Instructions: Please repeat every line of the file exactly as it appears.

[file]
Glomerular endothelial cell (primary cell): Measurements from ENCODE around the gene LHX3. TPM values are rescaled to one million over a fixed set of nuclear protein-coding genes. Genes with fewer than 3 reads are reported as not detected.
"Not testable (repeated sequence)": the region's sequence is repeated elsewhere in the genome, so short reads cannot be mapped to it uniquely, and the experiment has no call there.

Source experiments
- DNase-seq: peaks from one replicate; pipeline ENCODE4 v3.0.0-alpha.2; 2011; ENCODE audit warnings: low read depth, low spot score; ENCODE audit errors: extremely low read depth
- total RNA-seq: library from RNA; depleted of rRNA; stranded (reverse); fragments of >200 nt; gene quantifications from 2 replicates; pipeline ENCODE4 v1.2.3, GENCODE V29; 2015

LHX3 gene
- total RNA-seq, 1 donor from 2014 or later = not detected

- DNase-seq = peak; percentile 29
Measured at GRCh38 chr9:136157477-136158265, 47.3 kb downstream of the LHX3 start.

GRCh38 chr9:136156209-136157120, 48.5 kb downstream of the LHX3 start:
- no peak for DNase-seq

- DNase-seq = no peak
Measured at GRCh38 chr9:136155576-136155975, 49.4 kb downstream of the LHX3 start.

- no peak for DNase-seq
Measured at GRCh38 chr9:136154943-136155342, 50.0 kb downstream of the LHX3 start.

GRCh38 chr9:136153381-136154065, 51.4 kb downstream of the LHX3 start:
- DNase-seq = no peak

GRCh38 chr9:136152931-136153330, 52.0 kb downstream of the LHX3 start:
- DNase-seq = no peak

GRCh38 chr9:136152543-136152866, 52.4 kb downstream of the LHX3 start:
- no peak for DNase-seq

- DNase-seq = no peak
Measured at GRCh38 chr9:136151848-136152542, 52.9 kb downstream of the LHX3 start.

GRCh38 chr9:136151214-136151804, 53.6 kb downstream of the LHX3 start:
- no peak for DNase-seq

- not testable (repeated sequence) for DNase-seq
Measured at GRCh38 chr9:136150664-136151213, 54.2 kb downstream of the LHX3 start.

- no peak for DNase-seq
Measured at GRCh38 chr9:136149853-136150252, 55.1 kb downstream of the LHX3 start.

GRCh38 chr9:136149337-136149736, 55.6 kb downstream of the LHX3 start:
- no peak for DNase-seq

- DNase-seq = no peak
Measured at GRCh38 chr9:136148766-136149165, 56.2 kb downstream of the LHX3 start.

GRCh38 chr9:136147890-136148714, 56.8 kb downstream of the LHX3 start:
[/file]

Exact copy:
Glomerular endothelial cell (primary cell): Measurements from ENCODE around the gene LHX3. TPM values are rescaled to one million over a fixed set of nuclear protein-coding genes. Genes with fewer than 3 reads are reported as not detected.
"Not testable (repeated sequence)": the region's sequence is repeated elsewhere in the genome, so short reads cannot be mapped to it uniquely, and the experiment has no call there.

Source experiments
- DNase-seq: peaks from one replicate; pipeline ENCODE4 v3.0.0-alpha.2; 2011; ENCODE audit warnings: low read depth, low spot score; ENCODE audit errors: extremely low read depth
- total RNA-seq: library from RNA; depleted of rRNA; stranded (reverse); fragments of >200 nt; gene quantifications from 2 replicates; pipeline ENCODE4 v1.2.3, GENCODE V29; 2015

LHX3 gene
- total RNA-seq, 1 donor from 2014 or later = not detected

- DNase-seq = peak; percentile 29
Measured at GRCh38 chr9:136157477-136158265, 47.3 kb downstream of the LHX3 start.

GRCh38 chr9:136156209-136157120, 48.5 kb downstream of the LHX3 start:
- no peak for DNase-seq

- DNase-seq = no peak
Measured at GRCh38 chr9:136155576-136155975, 49.4 kb downstream of the LHX3 start.

- no peak for DNase-seq
Measured at GRCh38 chr9:136154943-136155342, 50.0 kb downstream of the LHX3 start.

GRCh38 chr9:136153381-136154065, 51.4 kb downstream of the LHX3 start:
- DNase-seq = no peak

GRCh38 chr9:136152931-136153330, 52.0 kb downstream of the LHX3 start:
- DNase-seq = no peak

GRCh38 chr9:136152543-136152866, 52.4 kb downstream of the LHX3 start:
- no peak for DNase-seq

- DNase-seq = no peak
Measured at GRCh38 chr9:136151848-136152542, 52.9 kb downstream of the LHX3 start.

GRCh38 chr9:136151214-136151804, 53.6 kb downstream of the LHX3 start:
- no peak for DNase-seq

- not testable (repeated sequence) for DNase-seq
Measured at GRCh38 chr9:136150664-136151213, 54.2 kb downstream of the LHX3 start.

- no peak for DNase-seq
Measured at GRCh38 chr9:136149853-136150252, 55.1 kb downstream of the LHX3 start.

GRCh38 chr9:136149337-136149736, 55.6 kb downstream of the LHX3 start:
- no peak for DNase-seq

- DNase-seq = no peak
Measured at GRCh38 chr9:136148766-136149165, 56.2 kb downstream of the LHX3 start.

GRCh38 chr9:136147890-136148714, 56.8 kb downstream of the LHX3 start: